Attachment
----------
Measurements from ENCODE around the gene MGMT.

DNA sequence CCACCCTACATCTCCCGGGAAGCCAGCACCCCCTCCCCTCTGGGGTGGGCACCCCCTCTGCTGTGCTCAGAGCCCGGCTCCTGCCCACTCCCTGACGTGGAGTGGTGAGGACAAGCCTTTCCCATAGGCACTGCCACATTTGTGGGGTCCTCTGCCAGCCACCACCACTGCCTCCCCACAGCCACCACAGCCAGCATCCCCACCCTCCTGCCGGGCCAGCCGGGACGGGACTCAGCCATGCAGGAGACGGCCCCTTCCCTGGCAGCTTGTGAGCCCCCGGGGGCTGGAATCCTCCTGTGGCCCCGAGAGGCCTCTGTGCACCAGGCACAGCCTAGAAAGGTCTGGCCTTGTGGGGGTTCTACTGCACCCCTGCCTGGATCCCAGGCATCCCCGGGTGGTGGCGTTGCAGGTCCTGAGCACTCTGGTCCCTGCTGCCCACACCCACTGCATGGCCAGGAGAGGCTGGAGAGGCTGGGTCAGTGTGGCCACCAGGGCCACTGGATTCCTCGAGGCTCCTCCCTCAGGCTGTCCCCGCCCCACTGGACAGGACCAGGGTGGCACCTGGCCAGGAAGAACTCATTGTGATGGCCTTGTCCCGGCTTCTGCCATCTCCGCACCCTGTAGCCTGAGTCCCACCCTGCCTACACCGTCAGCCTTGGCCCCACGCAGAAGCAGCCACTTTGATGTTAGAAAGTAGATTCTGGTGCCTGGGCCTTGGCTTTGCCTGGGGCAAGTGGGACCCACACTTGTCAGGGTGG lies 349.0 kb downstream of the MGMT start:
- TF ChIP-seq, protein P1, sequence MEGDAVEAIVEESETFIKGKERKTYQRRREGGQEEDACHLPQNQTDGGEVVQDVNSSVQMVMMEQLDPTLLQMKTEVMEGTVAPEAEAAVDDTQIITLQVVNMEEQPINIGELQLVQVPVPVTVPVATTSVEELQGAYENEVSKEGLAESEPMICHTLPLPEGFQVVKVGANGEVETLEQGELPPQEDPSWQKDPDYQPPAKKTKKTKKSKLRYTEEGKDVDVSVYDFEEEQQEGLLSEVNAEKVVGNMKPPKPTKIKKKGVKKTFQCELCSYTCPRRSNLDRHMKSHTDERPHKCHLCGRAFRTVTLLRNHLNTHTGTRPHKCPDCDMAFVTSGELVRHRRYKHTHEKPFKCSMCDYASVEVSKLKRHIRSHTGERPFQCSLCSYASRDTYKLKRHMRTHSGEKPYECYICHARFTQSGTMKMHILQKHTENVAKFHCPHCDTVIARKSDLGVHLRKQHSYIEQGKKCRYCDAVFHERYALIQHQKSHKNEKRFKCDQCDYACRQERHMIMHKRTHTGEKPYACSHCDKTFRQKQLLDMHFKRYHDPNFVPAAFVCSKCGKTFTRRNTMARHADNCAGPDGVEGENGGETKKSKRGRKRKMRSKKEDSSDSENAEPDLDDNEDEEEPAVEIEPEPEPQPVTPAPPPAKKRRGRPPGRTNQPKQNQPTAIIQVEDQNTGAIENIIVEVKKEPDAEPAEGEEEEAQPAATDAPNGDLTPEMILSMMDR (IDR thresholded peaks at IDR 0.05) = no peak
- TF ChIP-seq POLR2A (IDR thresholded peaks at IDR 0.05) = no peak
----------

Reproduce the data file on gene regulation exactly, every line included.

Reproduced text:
Measurements from ENCODE around the gene MGMT.

DNA sequence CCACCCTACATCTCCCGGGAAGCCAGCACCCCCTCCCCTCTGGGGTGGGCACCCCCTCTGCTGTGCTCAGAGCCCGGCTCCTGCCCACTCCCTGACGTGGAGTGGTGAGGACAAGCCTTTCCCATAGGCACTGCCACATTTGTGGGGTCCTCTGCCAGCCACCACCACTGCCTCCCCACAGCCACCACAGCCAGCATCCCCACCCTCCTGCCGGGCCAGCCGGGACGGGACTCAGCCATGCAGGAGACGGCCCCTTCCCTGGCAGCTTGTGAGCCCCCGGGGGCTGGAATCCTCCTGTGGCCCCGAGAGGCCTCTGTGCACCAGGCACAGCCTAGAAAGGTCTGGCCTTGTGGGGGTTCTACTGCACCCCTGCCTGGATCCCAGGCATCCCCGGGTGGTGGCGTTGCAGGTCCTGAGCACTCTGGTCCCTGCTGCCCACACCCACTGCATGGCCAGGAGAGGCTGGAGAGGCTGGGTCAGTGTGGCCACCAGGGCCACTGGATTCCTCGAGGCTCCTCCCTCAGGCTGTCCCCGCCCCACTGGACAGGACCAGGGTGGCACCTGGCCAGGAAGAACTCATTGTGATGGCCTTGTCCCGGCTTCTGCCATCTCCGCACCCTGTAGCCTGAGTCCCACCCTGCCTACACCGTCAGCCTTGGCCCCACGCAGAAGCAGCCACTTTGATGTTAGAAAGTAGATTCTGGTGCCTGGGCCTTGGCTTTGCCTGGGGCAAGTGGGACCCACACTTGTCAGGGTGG lies 349.0 kb downstream of the MGMT start:
- TF ChIP-seq, protein P1, sequence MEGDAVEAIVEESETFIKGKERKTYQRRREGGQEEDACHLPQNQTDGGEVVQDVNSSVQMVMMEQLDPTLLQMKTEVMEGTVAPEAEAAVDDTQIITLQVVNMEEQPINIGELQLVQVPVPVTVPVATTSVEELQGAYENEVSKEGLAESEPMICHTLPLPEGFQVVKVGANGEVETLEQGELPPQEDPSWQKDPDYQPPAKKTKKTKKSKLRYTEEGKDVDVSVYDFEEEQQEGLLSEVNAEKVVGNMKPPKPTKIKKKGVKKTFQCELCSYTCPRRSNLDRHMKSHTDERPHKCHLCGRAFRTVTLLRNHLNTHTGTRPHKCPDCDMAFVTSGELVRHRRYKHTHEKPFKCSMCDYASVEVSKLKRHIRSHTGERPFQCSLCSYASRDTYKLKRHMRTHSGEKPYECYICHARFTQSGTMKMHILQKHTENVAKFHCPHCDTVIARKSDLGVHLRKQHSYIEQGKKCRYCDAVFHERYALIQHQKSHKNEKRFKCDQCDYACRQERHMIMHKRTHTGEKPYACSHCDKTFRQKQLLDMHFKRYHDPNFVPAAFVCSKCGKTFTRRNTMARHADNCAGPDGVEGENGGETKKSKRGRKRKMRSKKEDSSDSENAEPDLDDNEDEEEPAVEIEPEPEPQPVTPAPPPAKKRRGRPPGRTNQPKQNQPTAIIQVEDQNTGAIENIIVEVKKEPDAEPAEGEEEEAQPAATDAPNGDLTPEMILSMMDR (IDR thresholded peaks at IDR 0.05) = no peak
- TF ChIP-seq POLR2A (IDR thresholded peaks at IDR 0.05) = no peak